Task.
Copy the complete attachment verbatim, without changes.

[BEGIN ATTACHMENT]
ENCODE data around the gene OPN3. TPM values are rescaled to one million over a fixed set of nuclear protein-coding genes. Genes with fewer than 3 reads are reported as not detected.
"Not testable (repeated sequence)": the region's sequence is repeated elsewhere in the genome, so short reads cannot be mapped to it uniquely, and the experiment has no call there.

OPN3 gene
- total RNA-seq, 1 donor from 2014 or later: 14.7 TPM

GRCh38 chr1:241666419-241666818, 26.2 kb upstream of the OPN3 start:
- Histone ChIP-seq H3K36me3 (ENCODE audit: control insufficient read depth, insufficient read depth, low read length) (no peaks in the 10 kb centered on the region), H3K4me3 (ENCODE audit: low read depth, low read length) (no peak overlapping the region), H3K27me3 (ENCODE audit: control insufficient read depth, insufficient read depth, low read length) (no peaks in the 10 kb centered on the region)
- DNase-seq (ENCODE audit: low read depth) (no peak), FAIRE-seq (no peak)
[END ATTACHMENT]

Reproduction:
ENCODE data around the gene OPN3. TPM values are rescaled to one million over a fixed set of nuclear protein-coding genes. Genes with fewer than 3 reads are reported as not detected.
"Not testable (repeated sequence)": the region's sequence is repeated elsewhere in the genome, so short reads cannot be mapped to it uniquely, and the experiment has no call there.

OPN3 gene
- total RNA-seq, 1 donor from 2014 or later: 14.7 TPM

GRCh38 chr1:241666419-241666818, 26.2 kb upstream of the OPN3 start:
- Histone ChIP-seq H3K36me3 (ENCODE audit: control insufficient read depth, insufficient read depth, low read length) (no peaks in the 10 kb centered on the region), H3K4me3 (ENCODE audit: low read depth, low read length) (no peak overlapping the region), H3K27me3 (ENCODE audit: control insufficient read depth, insufficient read depth, low read length) (no peaks in the 10 kb centered on the region)
- DNase-seq (ENCODE audit: low read depth) (no peak), FAIRE-seq (no peak)